JH: It’s difficult to discuss the defensive end strategy without looking at the line as a whole. Is Jason Hatcher still around? Let’s assume not, especially in the scenario where Ware is still on the team. At that point, I think you have to ride with Ware, Selvie, and the returning Tyrone Crawford and spend your first-round pick at defensive tackle.JH: Even with Ware gone you could argue that Dallas still has more to work with at end. They were very high on Crawford during training camp and Selvie was a great find. Everette Brown flashed a few times last year and Caesar Rayford is an intriguing project player. Meanwhile, at tackle, you’d have Nick Hayden returning and Ben Bass coming back from surgery, with really nothing else to talk about.JH: Honestly, I’m starting to buy into the idea if Dallas taking a stud safety in the first round and then trusting Rod Marinelli to work some magic with defensive linemen taken in Rounds 2-4.JH: Only if Ware is gone and Hatcher stays do I put end ahead of tackle of my list of defensive needs.
JH: There’s obviously Clinton-Dix from Alabama, who at this point is the only safety many Cowboys fans would accept without rioting. And, frankly, if Dallas is going to spend a first-rounder at the position then they’d better come away with someone of Ha-Ha’s profile and potential.JH: I also like Ed Reynolds out of Stanford, who made all-conference teams based on opponents’ respect and fear more than statistics. Depending on his combine, he’s a guy that I think could rise up to being a worthy first-round pick.JH: What’s interesting here is that Barry Church, Jeff Heath, Matt Johnson, and J.J. Wilcox are all still under contract. That’s a returning starter and three interesting young players, and it just goes to show why whoever Dallas takes has to have a lot of hype to walk in as a starter.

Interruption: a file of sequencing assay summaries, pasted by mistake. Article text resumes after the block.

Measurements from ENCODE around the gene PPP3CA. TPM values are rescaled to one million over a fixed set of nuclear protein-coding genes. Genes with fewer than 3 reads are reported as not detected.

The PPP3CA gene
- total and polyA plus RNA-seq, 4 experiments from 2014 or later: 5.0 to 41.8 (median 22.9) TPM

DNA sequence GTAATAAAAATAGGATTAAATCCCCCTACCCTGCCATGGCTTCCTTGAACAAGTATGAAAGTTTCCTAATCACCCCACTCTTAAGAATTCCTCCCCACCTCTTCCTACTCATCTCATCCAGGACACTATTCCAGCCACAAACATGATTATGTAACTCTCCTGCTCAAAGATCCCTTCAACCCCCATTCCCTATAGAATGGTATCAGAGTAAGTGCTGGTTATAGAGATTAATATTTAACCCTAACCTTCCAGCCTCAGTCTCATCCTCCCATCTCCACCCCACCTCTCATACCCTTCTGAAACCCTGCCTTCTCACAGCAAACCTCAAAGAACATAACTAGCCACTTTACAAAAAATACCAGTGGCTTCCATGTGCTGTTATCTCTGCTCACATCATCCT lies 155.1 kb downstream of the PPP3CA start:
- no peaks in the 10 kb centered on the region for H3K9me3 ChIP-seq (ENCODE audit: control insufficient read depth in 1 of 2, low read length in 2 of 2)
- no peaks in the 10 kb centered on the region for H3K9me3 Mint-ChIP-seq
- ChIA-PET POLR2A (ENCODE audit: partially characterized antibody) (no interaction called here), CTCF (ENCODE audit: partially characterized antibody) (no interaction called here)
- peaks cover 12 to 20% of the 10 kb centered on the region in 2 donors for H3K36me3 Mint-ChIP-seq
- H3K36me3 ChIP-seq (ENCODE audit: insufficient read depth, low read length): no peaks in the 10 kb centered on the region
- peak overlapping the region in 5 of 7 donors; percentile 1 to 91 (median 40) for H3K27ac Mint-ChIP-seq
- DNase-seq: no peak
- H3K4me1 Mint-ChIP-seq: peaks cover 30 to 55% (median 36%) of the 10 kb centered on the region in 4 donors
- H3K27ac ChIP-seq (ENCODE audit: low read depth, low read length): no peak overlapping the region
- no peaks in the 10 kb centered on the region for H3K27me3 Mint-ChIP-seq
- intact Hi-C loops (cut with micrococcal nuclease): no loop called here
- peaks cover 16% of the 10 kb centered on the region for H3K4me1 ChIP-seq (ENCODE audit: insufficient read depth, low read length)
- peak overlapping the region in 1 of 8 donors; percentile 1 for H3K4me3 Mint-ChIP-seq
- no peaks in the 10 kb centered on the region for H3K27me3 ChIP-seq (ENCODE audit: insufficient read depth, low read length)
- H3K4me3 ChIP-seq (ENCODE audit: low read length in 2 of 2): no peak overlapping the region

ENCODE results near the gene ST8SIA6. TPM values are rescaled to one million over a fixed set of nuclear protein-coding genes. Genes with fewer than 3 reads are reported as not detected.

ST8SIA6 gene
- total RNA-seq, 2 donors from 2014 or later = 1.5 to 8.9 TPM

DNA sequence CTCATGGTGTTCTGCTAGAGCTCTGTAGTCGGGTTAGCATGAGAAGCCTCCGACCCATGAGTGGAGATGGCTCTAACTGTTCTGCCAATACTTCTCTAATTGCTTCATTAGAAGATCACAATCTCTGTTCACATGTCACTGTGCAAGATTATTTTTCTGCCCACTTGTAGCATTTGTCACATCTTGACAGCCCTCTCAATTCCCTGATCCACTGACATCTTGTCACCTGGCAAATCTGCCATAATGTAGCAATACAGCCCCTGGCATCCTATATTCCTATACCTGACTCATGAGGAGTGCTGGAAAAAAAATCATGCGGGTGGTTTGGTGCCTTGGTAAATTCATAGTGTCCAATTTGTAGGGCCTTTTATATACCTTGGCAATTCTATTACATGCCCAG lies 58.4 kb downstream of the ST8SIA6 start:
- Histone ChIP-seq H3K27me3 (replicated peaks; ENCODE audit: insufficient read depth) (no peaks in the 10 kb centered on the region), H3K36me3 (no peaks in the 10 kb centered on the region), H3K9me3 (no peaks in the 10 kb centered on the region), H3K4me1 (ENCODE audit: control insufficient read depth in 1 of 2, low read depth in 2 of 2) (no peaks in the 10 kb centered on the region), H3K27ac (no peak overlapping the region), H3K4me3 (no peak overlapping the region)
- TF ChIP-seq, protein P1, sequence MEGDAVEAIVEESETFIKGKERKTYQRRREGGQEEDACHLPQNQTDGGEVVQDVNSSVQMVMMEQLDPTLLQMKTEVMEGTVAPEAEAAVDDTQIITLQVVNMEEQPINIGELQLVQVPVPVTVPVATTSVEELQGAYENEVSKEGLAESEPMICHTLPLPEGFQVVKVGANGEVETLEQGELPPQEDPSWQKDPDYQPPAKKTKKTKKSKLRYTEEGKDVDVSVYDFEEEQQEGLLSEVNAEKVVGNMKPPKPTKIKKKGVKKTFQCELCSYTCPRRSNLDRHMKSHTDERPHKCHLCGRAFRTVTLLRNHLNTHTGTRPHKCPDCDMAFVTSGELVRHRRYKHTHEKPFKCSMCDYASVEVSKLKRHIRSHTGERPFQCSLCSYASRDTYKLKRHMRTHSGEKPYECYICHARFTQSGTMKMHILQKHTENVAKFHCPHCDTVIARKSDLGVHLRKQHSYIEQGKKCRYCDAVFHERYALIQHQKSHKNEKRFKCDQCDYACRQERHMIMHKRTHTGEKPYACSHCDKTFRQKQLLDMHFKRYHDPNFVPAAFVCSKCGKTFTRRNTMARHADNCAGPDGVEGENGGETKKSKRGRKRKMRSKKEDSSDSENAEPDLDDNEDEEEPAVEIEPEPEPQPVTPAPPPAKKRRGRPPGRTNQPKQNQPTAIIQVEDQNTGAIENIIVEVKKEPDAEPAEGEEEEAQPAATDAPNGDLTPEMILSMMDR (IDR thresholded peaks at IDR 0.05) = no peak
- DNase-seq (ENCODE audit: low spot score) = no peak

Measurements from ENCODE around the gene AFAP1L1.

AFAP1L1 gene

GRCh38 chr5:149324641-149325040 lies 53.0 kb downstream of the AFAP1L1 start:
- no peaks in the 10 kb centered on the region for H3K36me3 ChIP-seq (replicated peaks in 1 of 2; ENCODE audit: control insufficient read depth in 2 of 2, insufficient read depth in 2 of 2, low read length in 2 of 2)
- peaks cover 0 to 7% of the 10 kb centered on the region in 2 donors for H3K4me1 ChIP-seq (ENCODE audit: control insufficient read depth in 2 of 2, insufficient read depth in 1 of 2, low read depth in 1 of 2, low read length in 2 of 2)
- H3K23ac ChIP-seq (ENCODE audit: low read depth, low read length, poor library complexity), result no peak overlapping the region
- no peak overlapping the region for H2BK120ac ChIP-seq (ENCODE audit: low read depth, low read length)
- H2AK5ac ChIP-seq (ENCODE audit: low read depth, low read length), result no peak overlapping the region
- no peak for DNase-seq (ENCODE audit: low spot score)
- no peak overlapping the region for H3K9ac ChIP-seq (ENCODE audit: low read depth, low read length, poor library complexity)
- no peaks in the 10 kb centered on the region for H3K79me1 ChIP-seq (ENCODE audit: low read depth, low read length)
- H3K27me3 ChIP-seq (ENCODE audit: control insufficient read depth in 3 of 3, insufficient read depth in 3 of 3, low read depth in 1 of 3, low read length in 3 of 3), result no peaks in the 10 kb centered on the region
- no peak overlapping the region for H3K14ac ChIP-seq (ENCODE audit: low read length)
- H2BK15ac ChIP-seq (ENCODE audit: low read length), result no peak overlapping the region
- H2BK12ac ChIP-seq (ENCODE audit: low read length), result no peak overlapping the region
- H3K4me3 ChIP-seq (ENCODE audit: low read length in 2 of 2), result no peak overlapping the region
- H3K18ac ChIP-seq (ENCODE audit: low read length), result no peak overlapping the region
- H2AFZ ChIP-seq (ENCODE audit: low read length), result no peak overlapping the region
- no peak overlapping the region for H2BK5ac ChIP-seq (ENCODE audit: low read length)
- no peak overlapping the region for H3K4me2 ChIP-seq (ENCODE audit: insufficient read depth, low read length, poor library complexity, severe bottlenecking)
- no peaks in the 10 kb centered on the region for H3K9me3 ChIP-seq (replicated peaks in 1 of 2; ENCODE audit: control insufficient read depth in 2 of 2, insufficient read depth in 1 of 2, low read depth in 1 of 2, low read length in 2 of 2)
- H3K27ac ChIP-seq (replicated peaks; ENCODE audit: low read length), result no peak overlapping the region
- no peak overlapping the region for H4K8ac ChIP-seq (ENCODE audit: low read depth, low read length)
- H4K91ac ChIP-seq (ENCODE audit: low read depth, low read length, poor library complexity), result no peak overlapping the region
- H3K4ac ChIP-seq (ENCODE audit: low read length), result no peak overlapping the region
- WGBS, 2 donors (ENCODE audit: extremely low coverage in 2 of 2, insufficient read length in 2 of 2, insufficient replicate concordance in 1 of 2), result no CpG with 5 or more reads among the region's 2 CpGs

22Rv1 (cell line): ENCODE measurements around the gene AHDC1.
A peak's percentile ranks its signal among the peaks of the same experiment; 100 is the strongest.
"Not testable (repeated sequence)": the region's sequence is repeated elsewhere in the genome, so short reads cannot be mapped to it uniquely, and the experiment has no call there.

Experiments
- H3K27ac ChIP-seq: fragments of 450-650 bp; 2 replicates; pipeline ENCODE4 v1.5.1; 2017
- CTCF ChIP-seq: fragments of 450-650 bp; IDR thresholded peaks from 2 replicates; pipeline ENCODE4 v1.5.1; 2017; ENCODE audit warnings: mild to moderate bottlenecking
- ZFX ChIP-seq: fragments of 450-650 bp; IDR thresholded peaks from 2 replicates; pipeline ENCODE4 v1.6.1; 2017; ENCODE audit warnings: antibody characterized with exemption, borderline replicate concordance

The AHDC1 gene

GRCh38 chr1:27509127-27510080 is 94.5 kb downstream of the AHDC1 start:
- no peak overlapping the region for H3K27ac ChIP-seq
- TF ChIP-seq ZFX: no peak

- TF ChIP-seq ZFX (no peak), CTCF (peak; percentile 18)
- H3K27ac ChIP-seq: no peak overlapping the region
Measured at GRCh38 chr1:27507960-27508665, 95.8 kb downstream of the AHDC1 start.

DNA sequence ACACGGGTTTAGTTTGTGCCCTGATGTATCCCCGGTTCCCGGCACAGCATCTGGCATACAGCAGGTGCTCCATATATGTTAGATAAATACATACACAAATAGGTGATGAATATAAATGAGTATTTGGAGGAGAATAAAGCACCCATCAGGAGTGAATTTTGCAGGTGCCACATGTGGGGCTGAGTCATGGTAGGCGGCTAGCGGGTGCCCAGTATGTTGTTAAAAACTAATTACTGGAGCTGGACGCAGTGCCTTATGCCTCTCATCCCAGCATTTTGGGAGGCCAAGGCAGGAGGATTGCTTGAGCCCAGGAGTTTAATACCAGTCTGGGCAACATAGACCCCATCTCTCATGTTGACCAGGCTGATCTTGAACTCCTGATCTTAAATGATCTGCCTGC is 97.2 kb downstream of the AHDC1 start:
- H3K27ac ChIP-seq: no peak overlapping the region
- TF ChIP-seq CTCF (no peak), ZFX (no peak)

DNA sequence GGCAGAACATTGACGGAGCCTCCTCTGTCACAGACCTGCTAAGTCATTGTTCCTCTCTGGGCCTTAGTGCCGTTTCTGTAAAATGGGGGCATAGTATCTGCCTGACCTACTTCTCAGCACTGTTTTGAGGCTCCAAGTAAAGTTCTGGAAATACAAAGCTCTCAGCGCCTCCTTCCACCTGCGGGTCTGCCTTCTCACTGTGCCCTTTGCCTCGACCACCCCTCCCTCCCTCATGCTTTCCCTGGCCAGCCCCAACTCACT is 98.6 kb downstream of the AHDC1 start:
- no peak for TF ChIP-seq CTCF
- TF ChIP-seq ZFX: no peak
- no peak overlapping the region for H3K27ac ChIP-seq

JH: Aaron Donald is your classic, “what have you done for me lately?” draft prospect. The Senior Bowl was the last big event and he had a great day, so naturally he’s a hot name. After the combine he could suddenly be below ten other names and out of the first round.JH: The guy can obviously play, but we’re entering the time of year when people see “six-feet-tall” and “below 300 lbs.” and start poking holes. I have a hard time believing he’d still be a Top 20 prospect come the draft, but an exceptional combine could prove me wrong.
JH: On Clowney, I just can’t imagine it’s on the table. The jump from the 16th pick to the Top 5 is huge and Dallas needs every pick they have to bring in talent given their lack of cap room. Clowney is about to enjoy the reverse of what I discussed with Dalton, where the measurables will make his stock explode. I think he’s entirely out of Dallas’ range.9:23 PMJH: Right now I honestly don’t have a defensive end who I’m high on for the first round. I need the combine to start sifting through the non-Clowney masses.
JH: If they spend the first-round pick on anything but defense I’m going to be disappointed. Make no mistake; the Cowboys offense was good enough to make and compete in the playoffs last year. The defense kept us home in January and has to be addressed.JH: The beauty is that you could make a case for Dallas to draft at any position but corner using the first-rounder, so that leaves a lot of flexibility for them to get the best possible talent.JH: My only fear is that that same flexibility will be a trap for Jerry to try and get cute with trade-downs. It worked out last year with Travis Frederick, but generally we’ve looked back on those moves with regrets. Sit tight at the 16th pick and draft a great player